You should know about this

I guess both the major league and minor league football seasons are over now, but that doesn't mean there's nothing to think about.

 I just heard on Friday that for over ten years some college players have been working to establish a union for college football players. It's called the National College Players Association. It was started in 2001 by a group of UCLA football players and has expanded since then. According to their web page they have had some notable victories, including:

 A $10 million fund to assist former athletes who wish to complete their undergraduate degree or attend a graduate program.

Sponsored The Student-Athletes Bill of Rights, which requires California athletic programs to provide protections such as scholarships for permanently injured athletes, sports-related medical coverage, and scholarships for degree completion.

An increase in the NCAA death benefit from $10,000 to $25,000.

The elimination of limits on health care for college athletes.

The option of athletic programs to give players multi-year scholarships.

New laws to minimize deceptive recruiting practices.

The expansion of the NCAA Catastrophic Injury Insurance Policy so that college athletes who suffer permanent, debilitating injuries can receive adequate home health care.

Key safety guidelines to help prevent deaths during workouts.

A lawsuit settlement that made over $445 million in direct benefits available to athletes of all sports.

The expansion of the types of scholarship money players can receive.

The elimination of the $2000 salary cap on money earned from part-time jobs.  

There was more of a discussion of this on NPR's Tell Me More on Friday, and you can follow the link to hear more. 

Obviously the ultimate goal of any union is to gain the ability to negotiate on wages, hours, and working conditions for the members of the union. This undoubtedly seems a long way off, maybe even inconceivable, for the underpaid workers the NCAA refers to, without a hint of awareness of the irony, as “student-athletes”.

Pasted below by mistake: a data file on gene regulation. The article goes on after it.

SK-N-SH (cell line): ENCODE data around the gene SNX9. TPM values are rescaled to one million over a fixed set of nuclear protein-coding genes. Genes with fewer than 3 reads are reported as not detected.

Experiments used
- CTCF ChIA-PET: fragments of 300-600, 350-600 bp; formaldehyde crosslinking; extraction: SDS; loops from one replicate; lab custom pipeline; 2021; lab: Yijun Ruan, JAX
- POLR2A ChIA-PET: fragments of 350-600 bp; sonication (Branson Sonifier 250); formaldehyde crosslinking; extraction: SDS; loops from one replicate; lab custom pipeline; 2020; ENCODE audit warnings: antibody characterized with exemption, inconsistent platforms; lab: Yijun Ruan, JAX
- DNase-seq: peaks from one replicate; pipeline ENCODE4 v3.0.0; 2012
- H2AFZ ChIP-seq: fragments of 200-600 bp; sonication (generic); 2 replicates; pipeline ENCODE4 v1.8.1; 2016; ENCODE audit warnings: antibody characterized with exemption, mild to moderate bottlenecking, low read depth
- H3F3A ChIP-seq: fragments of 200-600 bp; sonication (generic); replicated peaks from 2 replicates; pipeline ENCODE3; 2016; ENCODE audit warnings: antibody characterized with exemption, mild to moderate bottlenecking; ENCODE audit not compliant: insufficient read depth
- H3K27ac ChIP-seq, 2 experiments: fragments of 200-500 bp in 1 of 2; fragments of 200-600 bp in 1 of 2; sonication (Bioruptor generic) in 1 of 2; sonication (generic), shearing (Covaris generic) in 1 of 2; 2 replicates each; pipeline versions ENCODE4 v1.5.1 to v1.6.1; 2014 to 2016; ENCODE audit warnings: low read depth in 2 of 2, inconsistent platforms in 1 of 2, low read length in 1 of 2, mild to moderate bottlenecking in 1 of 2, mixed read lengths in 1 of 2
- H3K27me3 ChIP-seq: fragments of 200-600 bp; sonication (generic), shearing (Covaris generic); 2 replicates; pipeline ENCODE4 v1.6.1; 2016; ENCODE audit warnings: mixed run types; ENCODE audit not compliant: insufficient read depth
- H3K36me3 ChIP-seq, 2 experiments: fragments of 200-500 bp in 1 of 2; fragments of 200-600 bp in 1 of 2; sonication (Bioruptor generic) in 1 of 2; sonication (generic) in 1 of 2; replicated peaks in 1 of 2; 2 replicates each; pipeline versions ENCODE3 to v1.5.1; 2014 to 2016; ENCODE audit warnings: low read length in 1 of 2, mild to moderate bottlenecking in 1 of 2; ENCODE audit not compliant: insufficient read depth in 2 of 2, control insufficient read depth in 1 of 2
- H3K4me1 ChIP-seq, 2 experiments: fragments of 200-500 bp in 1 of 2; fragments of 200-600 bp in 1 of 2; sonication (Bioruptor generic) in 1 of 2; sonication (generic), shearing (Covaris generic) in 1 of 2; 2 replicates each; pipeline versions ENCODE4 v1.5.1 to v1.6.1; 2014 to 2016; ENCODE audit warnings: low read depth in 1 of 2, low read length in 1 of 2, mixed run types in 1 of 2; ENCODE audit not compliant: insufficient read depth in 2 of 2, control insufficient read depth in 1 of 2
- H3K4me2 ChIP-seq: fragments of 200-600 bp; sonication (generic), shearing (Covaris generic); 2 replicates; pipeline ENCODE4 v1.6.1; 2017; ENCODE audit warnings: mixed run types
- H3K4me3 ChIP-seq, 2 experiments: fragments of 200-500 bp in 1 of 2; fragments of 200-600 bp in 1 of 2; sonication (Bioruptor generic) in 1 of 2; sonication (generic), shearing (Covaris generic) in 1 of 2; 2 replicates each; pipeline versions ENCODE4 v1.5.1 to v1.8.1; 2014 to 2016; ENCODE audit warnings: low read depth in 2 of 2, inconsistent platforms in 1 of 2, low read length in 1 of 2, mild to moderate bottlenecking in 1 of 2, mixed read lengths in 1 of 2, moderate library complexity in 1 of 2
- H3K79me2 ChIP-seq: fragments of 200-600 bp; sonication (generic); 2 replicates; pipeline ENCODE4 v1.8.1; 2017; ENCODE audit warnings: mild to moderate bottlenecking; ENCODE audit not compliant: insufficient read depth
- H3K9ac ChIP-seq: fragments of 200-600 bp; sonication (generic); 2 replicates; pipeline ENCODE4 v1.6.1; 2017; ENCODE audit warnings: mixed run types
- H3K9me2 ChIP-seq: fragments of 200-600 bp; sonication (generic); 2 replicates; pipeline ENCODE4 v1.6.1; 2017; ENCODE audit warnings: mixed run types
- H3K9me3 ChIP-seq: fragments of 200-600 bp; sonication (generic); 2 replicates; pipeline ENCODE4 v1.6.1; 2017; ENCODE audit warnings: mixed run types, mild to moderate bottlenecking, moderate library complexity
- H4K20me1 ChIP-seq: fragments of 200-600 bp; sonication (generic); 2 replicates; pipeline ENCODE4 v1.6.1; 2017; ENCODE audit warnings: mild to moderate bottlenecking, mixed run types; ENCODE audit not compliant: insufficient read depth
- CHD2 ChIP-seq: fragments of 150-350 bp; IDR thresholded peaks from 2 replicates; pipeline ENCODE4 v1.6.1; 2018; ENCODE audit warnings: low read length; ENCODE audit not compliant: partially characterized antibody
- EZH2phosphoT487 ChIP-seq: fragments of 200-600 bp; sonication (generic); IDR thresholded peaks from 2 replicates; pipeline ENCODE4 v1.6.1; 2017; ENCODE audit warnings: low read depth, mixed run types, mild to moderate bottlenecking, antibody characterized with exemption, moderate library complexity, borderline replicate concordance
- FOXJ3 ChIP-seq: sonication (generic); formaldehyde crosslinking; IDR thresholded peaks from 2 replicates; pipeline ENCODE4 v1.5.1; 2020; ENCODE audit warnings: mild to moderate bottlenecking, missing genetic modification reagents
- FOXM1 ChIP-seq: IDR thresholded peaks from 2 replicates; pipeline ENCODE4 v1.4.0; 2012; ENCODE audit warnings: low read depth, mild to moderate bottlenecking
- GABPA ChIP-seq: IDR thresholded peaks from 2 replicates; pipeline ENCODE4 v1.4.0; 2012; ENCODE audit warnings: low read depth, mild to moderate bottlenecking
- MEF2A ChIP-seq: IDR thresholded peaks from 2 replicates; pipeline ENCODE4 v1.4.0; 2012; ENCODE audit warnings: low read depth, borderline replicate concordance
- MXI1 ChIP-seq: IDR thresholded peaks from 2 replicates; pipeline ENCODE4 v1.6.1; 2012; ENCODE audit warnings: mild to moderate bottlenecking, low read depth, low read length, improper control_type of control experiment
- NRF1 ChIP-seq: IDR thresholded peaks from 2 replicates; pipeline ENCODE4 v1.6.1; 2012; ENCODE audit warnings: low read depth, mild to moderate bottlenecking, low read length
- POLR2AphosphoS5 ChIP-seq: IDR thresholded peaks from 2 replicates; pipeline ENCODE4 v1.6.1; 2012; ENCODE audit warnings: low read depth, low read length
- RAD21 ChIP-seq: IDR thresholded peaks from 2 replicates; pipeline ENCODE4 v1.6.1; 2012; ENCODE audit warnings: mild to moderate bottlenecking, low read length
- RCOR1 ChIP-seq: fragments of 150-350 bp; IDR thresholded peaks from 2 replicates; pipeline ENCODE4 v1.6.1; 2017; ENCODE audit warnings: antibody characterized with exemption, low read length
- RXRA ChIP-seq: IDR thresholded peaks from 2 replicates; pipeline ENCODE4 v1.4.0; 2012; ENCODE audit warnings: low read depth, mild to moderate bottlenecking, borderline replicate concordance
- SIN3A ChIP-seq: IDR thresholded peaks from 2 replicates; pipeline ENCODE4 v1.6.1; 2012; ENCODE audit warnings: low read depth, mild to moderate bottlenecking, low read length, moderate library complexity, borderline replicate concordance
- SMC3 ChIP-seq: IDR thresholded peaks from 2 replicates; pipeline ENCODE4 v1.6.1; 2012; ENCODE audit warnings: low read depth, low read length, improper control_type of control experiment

On the other hand, there was a time when the same would be said of unionization of graduate student teaching assistants at U.S. universities, and that has changed. I well remember the struggle of graduate students to unionize at the University of Michigan when I was there at law school, and the arguments the university made then were the same as what the NCAA would undoubtedly make against unions for football players.

Nevertheless, while the argument that teaching assistants are primarily students, there to learn and not to provide a valuable service to the university found support from the NLRB in 2004 (at least at private schools), the same argument is laughable when it comes to football or basketball players. They're not there to learn, their academic progress is irrelevant to their real jobs of playing football or basketball, and the universities make millions of dollars off their efforts. 

I don't really believe in paying college athletes, mainly because I don't think big-time college athletics should exist at all. Nevertheless, someone is making money off these workers' labor, and it isn't the workers.

Maybe it's time for that to change. 

One thought on “You should know about this

  1. We’ve got everything in higher education ass-backwards in this country, now; so exploiting college players is just one more insult that joins skyrocketing costs for declining value, overpaid fund managers and college presidents; and the corporatization of research in the overall picture of decline.

    Most kids would do better to learn a trade like plumbing or carpentry and then educate themselves from the unprecedented abundance of information, literature and distance learning opportunities that are available these days at your fingertips.

    Early education is what really counts, and we should be pulling out all the stops to pack value into those educationally formative years.

    College is frequently little more than a social incubator and a blip on the ol’ resume.

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